In Arizona, fighting a copper mine planned on sacred land

Oak Flat has been an important location to Indigenous peoples for millennia.


At a camp at Oak Flat this January, Wendsler Nosie Sr., former chairman and councilman of the San Carlos Apache Tribe, speaks to elders and other supporters of the Apache Stronghold. Due to litigation from the nonprofit, the land swap has been delayed.

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Chi’chil Bildagoteel, or Oak Flat, a culturally significant site for the San Carlos Apache Tribe and other Indigenous peoples, was protected from copper mining in 1955 by President Dwight D. Eisenhower. But Sen. John McCain, R-Ariz., added a rider to a 2014 military spending bill allowing mining company Resolution Copper to trade scattered private lands for it, using a sped-up environmental assessment process (“How a huge Arizona mining deal was passed — and could be revoked,” 2/2/16).

After completing its project analysis in December — a year early — the U.S. Forest Service planned to begin the swap in January. The agency denied rushing the process, although the Guardian reported that the Trump administration pressured it to. If allowed, Resolution’s underground copper mine — one of the nation’s largest and deepest — would eventually collapse into a crater some 2 miles wide and 1,000 feet deep, destroying important religious and ceremonial sites. Now, facing legal action by the nonprofit Apache Stronghold for violating Indigenous treaty rights, the Forest Service has agreed to temporarily pause the transfer.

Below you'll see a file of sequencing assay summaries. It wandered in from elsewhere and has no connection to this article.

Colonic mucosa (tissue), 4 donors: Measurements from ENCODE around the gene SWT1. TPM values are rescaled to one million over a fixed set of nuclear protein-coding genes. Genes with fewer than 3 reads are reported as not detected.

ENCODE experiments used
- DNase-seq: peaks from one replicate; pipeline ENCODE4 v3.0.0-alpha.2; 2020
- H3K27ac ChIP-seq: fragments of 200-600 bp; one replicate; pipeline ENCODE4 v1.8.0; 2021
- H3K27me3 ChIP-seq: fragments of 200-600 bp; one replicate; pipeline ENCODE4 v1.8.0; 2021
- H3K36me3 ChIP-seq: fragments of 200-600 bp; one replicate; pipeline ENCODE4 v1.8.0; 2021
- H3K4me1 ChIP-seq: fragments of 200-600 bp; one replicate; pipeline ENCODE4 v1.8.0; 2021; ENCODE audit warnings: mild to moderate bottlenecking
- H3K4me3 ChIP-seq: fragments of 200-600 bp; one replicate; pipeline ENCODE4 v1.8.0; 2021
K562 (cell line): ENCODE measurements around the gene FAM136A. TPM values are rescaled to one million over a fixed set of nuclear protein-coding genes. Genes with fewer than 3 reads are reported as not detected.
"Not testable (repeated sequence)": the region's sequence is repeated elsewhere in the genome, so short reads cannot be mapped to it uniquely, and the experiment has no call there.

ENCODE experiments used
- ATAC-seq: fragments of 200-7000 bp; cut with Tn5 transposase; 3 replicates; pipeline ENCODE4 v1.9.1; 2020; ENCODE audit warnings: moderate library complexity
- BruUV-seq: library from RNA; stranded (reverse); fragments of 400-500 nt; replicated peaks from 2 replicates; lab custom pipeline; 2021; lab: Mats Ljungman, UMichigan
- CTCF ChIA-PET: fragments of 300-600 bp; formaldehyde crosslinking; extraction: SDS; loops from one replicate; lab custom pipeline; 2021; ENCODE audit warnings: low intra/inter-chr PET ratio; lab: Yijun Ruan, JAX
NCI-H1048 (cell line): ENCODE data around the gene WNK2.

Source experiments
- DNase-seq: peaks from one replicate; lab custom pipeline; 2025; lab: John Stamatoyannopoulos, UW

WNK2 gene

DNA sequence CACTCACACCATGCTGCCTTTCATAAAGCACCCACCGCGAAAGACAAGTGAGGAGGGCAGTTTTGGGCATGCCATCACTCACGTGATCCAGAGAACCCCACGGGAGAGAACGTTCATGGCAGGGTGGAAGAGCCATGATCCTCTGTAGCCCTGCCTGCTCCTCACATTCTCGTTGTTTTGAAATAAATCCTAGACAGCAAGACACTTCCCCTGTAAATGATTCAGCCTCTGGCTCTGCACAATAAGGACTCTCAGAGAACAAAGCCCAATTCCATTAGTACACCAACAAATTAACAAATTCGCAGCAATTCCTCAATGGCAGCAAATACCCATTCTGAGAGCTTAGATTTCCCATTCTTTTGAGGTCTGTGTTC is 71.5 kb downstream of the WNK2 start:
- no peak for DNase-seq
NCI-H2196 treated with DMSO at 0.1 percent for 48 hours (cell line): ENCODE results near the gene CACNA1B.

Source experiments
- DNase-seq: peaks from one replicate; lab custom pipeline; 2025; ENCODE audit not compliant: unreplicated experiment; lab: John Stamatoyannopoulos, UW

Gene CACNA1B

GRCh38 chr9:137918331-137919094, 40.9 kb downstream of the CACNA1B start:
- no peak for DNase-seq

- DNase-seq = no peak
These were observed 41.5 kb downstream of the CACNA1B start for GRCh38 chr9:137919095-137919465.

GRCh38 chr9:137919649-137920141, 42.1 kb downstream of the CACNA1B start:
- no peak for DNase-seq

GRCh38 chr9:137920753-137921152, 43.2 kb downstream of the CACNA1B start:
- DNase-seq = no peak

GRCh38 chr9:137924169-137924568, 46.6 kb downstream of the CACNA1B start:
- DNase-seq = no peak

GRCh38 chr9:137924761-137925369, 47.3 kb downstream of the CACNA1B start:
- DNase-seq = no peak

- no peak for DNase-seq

Maya L. Kapoor is an associate editor at High Country News. Email her at or submit a letter to the editor

Note: This story’s subhead was updated to reflect a pause in the land transfer.

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